Kellerman’s Delaware returns in ‘Deception’

According to the dictionary, deception is the acts or practices of one who deliberately deceives or lies. But when you have a whole group of people who are well practiced in the art of deception, investigating a murder can become very tricky — as it does in Jonathan Kellerman’s latest book, “Deception: An Alex Delaware Novel.”

When the body of Elise Freeman is found in a bathtub full of dry ice, it becomes a case for Los Angeles Police Department’s homicide unit. But when it’s discovered that Ms. Freeman was a teacher at one of L.A.’s most prestigious private schools and that she had left a DVD message accusing other teachers there of sexual harassment and abuse, Detective Milo Sturgis is brought in to keep the case from exploding in the media.

Because of the bizarre nature of the death, Sturgis once again turns to his buddy, psychologist Alex Delaware, to help him try and piece together the crime and figure out who would have been so twisted as to commit this heinous act.

As the two enter the hallowed halls of upper-crust education at Windsor Preparatory Academy, they soon find a bevy of teachers scrambling to clear their names, a mass of spoiled rich kids who seem oblivious to a teacher’s death, and an administration desperately trying to keep Sturgis and Delaware from digging too deeply into school records and policies.

And to make things more complicated, the police chief’s son is a senior at the academy, shooting for an Ivy League admission, and the chief wants this case quietly closed — and now. But nothing Sturgis and Delaware are ever involved in is considered quiet, and the two stir up one hornets nest after another, trying to find the killer.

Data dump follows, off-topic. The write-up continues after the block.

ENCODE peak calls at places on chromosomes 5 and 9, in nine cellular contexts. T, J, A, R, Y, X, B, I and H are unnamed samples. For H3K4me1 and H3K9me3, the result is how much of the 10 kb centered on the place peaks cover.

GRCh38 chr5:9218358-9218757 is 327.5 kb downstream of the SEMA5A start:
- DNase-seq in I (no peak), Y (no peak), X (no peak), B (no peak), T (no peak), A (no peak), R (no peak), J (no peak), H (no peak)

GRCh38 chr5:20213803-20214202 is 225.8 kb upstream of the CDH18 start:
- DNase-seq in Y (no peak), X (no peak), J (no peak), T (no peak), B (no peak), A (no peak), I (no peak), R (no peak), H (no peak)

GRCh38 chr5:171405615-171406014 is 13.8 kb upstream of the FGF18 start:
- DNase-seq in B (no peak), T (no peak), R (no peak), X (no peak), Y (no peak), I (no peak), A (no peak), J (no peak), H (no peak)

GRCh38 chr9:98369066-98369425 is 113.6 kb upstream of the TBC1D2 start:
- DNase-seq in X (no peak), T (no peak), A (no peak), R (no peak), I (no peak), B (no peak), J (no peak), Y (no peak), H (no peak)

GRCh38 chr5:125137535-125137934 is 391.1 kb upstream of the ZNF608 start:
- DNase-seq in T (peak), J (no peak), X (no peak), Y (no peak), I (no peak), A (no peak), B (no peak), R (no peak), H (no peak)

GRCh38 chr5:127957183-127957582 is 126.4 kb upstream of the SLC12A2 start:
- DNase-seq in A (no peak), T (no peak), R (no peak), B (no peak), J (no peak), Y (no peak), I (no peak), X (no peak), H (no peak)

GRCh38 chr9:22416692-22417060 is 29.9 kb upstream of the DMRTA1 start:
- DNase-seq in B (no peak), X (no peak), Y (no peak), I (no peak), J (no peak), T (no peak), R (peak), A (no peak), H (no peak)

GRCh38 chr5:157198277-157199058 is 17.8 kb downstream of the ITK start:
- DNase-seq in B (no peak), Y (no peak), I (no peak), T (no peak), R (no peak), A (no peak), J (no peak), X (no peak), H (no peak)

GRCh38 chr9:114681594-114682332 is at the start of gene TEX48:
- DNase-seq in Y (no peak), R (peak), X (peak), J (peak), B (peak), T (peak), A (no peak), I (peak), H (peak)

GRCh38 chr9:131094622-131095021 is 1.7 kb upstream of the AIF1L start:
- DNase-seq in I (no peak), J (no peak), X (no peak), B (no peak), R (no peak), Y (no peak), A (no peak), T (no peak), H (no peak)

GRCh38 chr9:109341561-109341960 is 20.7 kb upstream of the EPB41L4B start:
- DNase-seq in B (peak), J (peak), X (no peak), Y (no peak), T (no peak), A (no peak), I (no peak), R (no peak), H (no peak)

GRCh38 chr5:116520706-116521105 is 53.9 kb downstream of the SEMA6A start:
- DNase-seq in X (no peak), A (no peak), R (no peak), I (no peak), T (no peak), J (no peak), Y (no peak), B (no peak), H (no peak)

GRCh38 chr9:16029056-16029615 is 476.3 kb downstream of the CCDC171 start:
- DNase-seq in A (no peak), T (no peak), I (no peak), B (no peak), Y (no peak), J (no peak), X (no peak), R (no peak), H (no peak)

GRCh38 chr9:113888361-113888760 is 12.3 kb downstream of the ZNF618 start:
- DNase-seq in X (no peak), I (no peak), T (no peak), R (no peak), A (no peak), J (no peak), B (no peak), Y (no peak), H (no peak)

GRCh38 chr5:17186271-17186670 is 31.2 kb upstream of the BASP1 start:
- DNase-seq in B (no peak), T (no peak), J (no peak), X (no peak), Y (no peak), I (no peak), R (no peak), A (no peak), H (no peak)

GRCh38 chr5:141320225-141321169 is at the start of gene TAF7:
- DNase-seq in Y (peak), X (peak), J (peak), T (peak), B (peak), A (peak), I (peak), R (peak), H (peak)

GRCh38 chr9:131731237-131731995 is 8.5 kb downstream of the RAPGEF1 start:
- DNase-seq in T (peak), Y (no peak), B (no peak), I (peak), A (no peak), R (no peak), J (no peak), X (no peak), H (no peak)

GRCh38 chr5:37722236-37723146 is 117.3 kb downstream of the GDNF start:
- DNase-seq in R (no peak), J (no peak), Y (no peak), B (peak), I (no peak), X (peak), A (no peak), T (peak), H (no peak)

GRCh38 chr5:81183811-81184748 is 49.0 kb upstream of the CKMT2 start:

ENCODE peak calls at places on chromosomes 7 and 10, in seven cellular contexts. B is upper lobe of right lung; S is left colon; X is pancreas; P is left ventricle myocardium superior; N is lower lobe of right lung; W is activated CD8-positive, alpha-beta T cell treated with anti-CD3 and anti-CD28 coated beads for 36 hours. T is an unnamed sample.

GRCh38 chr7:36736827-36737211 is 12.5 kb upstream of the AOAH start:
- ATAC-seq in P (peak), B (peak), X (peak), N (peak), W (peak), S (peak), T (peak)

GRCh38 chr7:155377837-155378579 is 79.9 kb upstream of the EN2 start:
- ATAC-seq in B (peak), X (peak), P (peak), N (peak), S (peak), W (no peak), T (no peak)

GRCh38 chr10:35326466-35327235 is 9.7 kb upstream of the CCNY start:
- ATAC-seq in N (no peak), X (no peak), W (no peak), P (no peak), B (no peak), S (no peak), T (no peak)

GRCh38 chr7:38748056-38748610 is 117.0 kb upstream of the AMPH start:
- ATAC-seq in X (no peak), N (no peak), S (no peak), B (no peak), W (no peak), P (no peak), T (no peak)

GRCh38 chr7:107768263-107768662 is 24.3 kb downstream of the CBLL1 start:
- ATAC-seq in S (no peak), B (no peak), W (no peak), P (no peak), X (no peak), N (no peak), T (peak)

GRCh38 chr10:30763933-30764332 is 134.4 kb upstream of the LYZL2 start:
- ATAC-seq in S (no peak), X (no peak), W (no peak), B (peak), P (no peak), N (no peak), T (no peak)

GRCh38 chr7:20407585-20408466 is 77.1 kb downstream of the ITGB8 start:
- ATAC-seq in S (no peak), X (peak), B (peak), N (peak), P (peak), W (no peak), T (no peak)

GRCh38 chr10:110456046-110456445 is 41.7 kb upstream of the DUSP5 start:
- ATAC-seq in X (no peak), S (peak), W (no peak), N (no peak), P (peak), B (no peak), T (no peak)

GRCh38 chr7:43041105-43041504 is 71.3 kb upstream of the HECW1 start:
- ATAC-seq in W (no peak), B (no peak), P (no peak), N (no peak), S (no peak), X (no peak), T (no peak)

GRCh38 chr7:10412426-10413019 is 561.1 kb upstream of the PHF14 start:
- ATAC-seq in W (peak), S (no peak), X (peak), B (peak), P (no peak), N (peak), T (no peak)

They discover the mousy little teacher was not quiet the innocent victim she portrayed herself to be on the DVD, and that Elise Freeman had quite the dark side. As clues lead the detective and doctor up and down the California coast, it soon becomes clear that the lifestyles of the rich and famous in education can hide vicious and dangerous secrets.

“Deception” is Kellerman’s 23 book in the Alex Delaware series, which began with “When The Bough Breaks,” back in 1985. A psychological thriller, “Deception” contains all the intrigue of a mystery with a healthy dose of spine-tingling mind games that will have readers captivated from the first page.

To keep a series about two main characters, Delaware and Sturgis, going for so long and for them to continue to be so popular is an achievement of which few authors can boast. For a first-time reader, a lot of the inside jokes and references to past associations and events can be rather confusing, but fans of the good doctor and the flamboyant detective will enjoy the easy camaraderie between the two.

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